Lover Or Guru?~ February 12th.

Via Benjamin Riggs
on Feb 12, 2011
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The experience of true love is an unavoidable accident. It is the spontaneous malfunction of ego’s defenses…

Intimate relationships have the potential to be self-styled prisons or meditation in action. We do not have to control the situation. We do not have to set up all these boundaries that define the relationship. If the relationship is truly based on love, it is intelligent. We need to trust this intelligence. Direct observation is the only prerequisite for trust. All of the confusion, and the behaviors that express our confusion are connected with our basic being, or energy. We do not need to repress or hide our confusion, as that would be dishonest. Rather, we need to observe our confusion. We need to face the obstacles that prevent complete vulnerability, and the expression of pure love or intelligence. Obstacles are life’s way of forcing us to relate with that which we have chosen to ignore. In observing our confusion, we see it for what it is. When confusion is seen for what it is, it is immediately transformed into wisdom. Observation and transformation are opposite sides of the same coin. Transformation is the pressing out of observation. It is a state of ignore-ance that sustains our fears, and the observation of ignorance is enlightenment. ~via “From The Bedroom To The Cushion” on Elephant Journal by Ben Riggs

Dr. Reggie Ray on intimacy… Short & Brilliant.


About Benjamin Riggs

Ben Riggs is the author of Finding God in the Body: A Spiritual Path for the Modern West. He is also the director of the Refuge Meditation Group in Shreveport, LA and a teacher at Explore Yoga. Ben writes extensively about Buddhist and Christian spirituality on Elephant Journal, and his blog. Click here to listen to the Finding God in the Body Podcast. To keep up with all of his work follow him on Facebook or Twitter.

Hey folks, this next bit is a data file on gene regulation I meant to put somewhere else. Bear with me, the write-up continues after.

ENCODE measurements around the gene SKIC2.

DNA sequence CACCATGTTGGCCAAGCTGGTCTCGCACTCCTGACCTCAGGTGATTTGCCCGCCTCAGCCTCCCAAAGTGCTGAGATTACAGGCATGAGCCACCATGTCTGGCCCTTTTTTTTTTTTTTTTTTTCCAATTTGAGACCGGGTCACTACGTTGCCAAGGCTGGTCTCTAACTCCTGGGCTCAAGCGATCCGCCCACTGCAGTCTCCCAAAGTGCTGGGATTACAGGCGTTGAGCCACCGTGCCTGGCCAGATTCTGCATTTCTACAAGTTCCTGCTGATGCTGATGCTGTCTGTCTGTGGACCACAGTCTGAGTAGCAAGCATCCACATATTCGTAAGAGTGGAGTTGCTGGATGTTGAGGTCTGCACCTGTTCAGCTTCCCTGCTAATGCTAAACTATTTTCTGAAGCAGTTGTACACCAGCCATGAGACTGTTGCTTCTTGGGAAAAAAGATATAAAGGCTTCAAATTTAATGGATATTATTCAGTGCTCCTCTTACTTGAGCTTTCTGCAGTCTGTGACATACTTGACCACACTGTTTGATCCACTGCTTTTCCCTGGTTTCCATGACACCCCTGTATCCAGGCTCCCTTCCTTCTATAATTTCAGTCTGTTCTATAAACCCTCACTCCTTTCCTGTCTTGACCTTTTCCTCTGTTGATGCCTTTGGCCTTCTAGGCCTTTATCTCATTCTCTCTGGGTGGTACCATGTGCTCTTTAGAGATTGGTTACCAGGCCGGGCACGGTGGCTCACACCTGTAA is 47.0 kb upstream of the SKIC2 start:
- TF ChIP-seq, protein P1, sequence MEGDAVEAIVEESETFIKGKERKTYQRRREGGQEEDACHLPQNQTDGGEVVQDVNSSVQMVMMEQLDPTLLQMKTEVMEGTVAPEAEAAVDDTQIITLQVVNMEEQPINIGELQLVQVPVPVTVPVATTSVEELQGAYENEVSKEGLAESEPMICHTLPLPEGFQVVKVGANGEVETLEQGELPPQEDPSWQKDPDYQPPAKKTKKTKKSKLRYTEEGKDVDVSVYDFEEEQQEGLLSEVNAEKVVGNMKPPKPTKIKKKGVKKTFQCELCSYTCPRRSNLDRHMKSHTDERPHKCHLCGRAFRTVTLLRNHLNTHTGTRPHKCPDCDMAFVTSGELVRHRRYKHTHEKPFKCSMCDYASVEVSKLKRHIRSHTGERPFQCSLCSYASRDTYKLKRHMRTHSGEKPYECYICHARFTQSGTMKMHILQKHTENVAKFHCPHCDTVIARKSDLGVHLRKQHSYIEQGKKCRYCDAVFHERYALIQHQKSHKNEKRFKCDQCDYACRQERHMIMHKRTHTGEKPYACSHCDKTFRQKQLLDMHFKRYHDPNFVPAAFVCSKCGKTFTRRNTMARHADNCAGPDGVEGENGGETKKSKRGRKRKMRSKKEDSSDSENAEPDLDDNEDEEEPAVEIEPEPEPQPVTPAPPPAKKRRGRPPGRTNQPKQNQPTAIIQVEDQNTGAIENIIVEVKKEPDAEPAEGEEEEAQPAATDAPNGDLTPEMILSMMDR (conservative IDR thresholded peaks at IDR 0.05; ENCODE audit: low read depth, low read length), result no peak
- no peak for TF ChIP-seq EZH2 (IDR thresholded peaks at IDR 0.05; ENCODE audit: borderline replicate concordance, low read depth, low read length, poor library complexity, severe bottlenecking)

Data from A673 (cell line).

2 Responses to “Lover Or Guru?~ February 12th.”

  1. Joe Sparks says:

    There are a lot of indications that babies are born enormously intelligent, with a much greater grasp of what's going on than has usually been considered. Each baby, and that was every one of us, emerges having been used to warm,intimate contact with another human being and is of such a nature that intrinsically he or she cannot function well alone. To do well, they need warm, intimate contact with other human beings. And yet in our society, in the name of sterile conditions, and so on, most of us were taken from our mamma, and slapped hard to make sure we started crying. Then we were wrapped up tightly and bundled into a glass-fronted nursery with about 20 or 30 other unhappy litttle babies, and we screamed our despair at each other and once in a while got picked up and changed. The loneliness was jammed on us very quickly at a time when we desperately needed reassurance because we'd just been through this tough emergence from water-breathing to air- breathing. Birth was a traumatic experience.

  2. Joe Sparks says:

    Just when we needed warm reassurance, we were given intense loneliness. In effect a plastic bag was wrapped around us, and for most of us that plastic bag has seldom pierced. We continue to grow up lonely. We reach out for somebody, and the recorded response is, "Be a big boy," or "Dear , I'm busy," or whatever. Noneof the adults meant to hurt us. None of the adults meant to hurt us. Those were just recordings that that were infesting them and hurting them before tey passed them on to us. But the loneliness continues, as we grow up lonelier, lonelier, lonelier.